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Ann Forsyth

Ann Forsyth, director of the Metropolitan Design Center, will discuss affordable housing at the March 28 Great Conversations.

Built for success

University's Metropolitan Design Center and Great Conversations focuses on affordable housing

March 24, 2006

In an era of escalating real estate values, a strong commitment to affordable housing enables metropolitan areas to expand their populations without losing a healthy mix of housing options across all income levels. A new approach to affordable housing is gaining traction in the Twin Cities, thanks to the efforts of the University's Metropolitan Design Center, working in partnership with the Center for Neighborhoods and a broad coalition of development, community, and marketing consultants. Their resulting Corridor Housing Initiative is reshaping how local neighborhoods interact with city planners and private developers in determining the wisest approach to affordable housing projects within their communities.

"The dominant pattern of affordable housing has been to build regular housing and subsidize it," says Ann Forsyth, professor, director of the Metropolitan Design Center and speaker at the University of Minnesota's Great Conversations on Tuesdays, March 28. "But that's a very expensive approach, because it does nothing to address the economic structure of why housing is so unaffordable."

Forsyth will discuss "The Future of Affordable Housing" with Nicolas P. Retsinas, a community development expert at Harvard University. The Great Conversations event will take place at 7:30 p.m. in the Ted Mann Concert Hall on the Twin Cities campus in Minneapolis. Tickets are $28.50 ($23.50 for alumni association members and U employees and students); order onlineor call 612-624-2345.

The Metropolitan Design Center plays a key social and educational role on projects such as the Corridor Housing Initiative. It works with volunteer neighborhoods that have foreseen the necessity of affordable housing in their areas and want to remain key influencers as neighborhood projects are developed and executed.

"We've created an interactive exercise where people play with actual blocks...they build scale models to see what a certain number of units on a site actually looks like," explains Forsyth.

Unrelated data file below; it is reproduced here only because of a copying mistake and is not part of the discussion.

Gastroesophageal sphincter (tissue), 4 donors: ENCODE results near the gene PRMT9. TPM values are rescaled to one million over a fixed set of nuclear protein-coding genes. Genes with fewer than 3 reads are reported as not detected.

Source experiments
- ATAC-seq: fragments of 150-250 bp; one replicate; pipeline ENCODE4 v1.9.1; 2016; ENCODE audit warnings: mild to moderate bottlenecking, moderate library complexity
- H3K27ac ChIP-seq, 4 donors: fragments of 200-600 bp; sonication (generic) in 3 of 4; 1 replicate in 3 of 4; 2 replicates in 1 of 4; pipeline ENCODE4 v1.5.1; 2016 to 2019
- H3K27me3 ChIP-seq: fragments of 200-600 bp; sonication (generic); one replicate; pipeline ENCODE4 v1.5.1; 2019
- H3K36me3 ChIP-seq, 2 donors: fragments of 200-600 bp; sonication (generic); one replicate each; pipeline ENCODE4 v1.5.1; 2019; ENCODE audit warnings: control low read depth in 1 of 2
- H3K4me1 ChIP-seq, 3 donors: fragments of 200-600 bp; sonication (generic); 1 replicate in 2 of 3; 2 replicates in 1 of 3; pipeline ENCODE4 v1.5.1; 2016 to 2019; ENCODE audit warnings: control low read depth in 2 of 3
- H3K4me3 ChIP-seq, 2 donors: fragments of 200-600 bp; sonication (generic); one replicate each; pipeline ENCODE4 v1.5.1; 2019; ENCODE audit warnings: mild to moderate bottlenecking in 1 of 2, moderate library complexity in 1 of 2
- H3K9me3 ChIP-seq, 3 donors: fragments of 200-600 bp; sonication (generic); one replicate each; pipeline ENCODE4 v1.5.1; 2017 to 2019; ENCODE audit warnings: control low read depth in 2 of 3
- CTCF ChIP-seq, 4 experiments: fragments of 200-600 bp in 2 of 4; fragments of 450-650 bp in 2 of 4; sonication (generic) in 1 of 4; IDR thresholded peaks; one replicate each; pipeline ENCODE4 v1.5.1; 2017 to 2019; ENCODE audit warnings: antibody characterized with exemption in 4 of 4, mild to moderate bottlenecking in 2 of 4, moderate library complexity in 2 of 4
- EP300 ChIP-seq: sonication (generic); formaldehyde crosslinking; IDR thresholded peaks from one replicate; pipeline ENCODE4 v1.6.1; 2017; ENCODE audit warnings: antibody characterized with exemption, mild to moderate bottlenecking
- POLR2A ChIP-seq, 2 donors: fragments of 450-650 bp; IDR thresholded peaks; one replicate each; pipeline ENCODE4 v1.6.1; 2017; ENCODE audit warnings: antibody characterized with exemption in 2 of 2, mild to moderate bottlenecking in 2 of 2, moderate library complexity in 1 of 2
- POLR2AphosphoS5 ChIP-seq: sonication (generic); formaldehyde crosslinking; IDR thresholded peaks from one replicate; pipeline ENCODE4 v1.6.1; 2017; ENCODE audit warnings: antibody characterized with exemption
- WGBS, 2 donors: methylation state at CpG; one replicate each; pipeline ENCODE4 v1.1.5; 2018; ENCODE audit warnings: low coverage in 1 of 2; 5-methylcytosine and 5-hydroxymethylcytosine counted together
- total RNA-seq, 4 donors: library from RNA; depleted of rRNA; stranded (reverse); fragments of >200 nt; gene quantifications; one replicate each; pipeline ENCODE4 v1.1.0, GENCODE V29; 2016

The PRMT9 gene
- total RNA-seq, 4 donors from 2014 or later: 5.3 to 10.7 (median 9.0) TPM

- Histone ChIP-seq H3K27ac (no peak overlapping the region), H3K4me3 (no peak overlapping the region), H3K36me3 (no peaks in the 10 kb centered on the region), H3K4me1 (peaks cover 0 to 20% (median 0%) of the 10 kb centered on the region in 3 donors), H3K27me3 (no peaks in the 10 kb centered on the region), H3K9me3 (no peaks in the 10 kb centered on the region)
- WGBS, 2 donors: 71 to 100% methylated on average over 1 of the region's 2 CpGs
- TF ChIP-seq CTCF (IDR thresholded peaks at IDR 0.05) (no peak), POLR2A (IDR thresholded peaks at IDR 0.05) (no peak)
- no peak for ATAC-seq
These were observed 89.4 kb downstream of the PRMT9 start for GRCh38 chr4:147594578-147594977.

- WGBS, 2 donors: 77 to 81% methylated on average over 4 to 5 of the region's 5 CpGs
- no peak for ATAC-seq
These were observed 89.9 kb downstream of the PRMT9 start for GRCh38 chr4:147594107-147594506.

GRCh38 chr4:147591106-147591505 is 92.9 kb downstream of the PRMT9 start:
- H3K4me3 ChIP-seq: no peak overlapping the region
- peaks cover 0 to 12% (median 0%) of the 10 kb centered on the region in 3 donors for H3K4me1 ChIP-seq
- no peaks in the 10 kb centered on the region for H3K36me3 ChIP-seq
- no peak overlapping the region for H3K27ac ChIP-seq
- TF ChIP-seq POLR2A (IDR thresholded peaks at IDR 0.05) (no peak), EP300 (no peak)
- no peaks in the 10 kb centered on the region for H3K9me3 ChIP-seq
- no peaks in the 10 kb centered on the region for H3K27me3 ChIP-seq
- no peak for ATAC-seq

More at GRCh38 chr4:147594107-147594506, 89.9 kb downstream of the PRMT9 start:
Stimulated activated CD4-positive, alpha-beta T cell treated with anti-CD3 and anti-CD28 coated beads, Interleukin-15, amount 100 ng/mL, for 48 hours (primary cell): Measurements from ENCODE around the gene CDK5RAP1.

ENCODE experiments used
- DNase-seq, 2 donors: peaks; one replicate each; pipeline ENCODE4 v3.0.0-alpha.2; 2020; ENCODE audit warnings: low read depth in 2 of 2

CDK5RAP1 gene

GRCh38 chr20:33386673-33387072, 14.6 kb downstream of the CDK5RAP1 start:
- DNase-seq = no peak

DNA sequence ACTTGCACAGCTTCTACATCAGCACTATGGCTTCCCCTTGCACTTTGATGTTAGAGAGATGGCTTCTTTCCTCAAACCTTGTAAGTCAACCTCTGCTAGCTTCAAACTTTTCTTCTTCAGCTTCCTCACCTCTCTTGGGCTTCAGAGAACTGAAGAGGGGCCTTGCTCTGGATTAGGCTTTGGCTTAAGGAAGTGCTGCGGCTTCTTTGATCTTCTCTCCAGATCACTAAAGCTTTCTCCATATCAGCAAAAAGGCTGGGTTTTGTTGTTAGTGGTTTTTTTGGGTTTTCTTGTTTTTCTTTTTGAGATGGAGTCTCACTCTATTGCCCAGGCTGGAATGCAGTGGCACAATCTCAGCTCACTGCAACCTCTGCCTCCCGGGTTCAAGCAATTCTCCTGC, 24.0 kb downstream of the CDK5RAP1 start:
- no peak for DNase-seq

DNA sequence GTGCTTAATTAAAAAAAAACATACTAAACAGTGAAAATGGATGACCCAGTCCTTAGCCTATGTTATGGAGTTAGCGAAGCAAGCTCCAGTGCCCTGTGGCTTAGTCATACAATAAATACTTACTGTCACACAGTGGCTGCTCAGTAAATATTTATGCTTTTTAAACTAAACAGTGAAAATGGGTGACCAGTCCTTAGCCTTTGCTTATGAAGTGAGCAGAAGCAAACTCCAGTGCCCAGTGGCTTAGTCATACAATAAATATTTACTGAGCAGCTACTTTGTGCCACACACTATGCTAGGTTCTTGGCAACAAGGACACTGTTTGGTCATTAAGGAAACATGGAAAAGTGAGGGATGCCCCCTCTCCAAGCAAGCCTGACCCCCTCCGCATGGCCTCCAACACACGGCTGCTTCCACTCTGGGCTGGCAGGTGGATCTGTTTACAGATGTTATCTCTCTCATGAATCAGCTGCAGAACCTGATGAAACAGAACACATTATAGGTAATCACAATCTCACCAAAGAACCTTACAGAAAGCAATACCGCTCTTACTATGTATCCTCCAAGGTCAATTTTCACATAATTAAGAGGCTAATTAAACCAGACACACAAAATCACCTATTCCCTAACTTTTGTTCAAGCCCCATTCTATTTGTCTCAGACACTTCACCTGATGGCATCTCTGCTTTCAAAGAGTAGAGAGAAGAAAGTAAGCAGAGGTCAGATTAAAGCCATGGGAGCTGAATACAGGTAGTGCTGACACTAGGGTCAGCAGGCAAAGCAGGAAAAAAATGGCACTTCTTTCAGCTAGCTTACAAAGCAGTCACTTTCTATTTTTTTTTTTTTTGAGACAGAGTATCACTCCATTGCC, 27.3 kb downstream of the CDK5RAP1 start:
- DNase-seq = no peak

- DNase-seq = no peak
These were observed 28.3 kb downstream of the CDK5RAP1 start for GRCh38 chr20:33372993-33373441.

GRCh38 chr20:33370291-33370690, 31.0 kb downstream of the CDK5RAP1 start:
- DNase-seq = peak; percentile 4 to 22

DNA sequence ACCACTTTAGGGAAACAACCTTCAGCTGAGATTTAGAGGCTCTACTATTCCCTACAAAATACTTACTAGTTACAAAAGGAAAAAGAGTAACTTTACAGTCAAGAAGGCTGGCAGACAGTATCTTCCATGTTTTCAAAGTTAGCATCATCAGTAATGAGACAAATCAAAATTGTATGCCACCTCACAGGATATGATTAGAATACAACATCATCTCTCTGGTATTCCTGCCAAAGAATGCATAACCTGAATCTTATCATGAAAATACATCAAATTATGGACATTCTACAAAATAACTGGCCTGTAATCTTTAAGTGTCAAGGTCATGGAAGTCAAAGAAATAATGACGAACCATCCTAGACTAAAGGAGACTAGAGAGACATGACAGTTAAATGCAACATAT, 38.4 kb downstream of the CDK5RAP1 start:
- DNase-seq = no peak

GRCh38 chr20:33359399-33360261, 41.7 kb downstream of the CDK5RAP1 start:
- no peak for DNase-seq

Phase One of the Corridor Housing Initiative is now complete and consists of five housing corridors across Minneapolis. With the City of Minneapolis Corridor Housing Strategy, the project was a finalist in last year's Innovations in American Government Award. Phase Two, made up of eight corridors located in Minneapolis, St. Paul, and surrounding suburbs, is now underway. The new sites are located near existing transit routes, including the Hiawatha lightrail line.

More on housing

"Design Like You Give a Damn"
Monday, March 27, 5:45 p.m., Rapson Hall auditorium--Renown humanitarian and architect Cameron Sinclair talks about designing projects for the poor.

"Rethinking Our Urban Environments"
Monday, May 1, 7:30 p.m., Ted Mann Concert Hall--Congressman Earl Blumenauer and U urban studies professor Judith Martin discuss the daunting challenges and unprecedented opportunities that lie in rebuilding New Orleans.

HOME House Project: The Future of Affordable Housing
Through April 30, Weisman Art Museum--The exhibit showcases one hundred innovative design approaches that use sustainable materials, technologies, and methods.

Cabin Designs Past and Present
Tuesdays, April 4-18, 7-9 p.m.--Review the history of cabin architecture and explore the ideas that are influencing the creation of today's vacation homes with U instructor Dale Mulfinger.

"It's been an enlightening process," says Forsyth. "We're going around the Twin Cities and finding out what affordable housing looks like in St. Paul and the suburbs."

And Forsyth has been pleasantly surprised by what she's seen. "The designs have really improved. Affordable housing is really helping create a sense of place both in the center cities and in the suburbs."

According to Forsyth, there is a viable future for affordable housing in the Twin Cities. "We have a lot of land that could be developed more intensively and more there is a lot of room for affordable housing."

Forsyth envisions a more effective use for housing subsidies--through the adoption of the higher density strategy she advocates. "If we can increase supply and have more housing that is lower cost to start with, that means the subsidies can go further and can be better targeted to key population groups and key areas. Cities and neighborhoods need to understand that providing a mix of housing is important and that designs that use the land more intensively can be a benefit to the well-being of the community."

To listen to an audio vignette on affordable housing, listen to University of Minnesota Moment.